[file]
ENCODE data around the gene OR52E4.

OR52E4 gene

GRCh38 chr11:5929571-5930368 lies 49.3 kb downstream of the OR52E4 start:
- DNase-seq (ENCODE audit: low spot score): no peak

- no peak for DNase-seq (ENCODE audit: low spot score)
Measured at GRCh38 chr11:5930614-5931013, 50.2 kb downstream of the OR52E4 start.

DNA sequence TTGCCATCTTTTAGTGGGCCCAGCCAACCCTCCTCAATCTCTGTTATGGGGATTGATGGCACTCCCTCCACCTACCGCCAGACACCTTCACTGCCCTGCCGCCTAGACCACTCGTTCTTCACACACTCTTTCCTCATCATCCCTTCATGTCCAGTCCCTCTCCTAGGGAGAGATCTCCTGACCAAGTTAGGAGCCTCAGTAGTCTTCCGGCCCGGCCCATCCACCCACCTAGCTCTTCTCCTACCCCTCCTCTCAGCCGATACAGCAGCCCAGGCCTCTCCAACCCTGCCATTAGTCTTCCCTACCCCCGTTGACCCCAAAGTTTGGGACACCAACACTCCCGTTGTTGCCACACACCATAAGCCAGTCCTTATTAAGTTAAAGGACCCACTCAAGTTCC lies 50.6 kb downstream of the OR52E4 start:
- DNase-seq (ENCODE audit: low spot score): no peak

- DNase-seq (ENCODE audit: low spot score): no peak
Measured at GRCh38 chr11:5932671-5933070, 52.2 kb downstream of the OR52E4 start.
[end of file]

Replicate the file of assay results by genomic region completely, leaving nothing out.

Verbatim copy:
ENCODE data around the gene OR52E4.

OR52E4 gene

GRCh38 chr11:5929571-5930368 lies 49.3 kb downstream of the OR52E4 start:
- DNase-seq (ENCODE audit: low spot score): no peak

- no peak for DNase-seq (ENCODE audit: low spot score)
Measured at GRCh38 chr11:5930614-5931013, 50.2 kb downstream of the OR52E4 start.

DNA sequence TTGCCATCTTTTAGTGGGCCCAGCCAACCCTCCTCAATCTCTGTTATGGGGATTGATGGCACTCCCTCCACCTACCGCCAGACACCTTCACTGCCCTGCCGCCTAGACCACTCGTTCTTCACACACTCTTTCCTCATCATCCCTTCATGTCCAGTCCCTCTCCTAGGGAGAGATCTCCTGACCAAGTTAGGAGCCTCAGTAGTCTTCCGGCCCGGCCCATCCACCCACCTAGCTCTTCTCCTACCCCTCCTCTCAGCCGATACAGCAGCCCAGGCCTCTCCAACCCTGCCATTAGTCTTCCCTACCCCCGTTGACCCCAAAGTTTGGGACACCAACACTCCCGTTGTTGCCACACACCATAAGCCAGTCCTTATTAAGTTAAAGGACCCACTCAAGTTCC lies 50.6 kb downstream of the OR52E4 start:
- DNase-seq (ENCODE audit: low spot score): no peak

- DNase-seq (ENCODE audit: low spot score): no peak
Measured at GRCh38 chr11:5932671-5933070, 52.2 kb downstream of the OR52E4 start.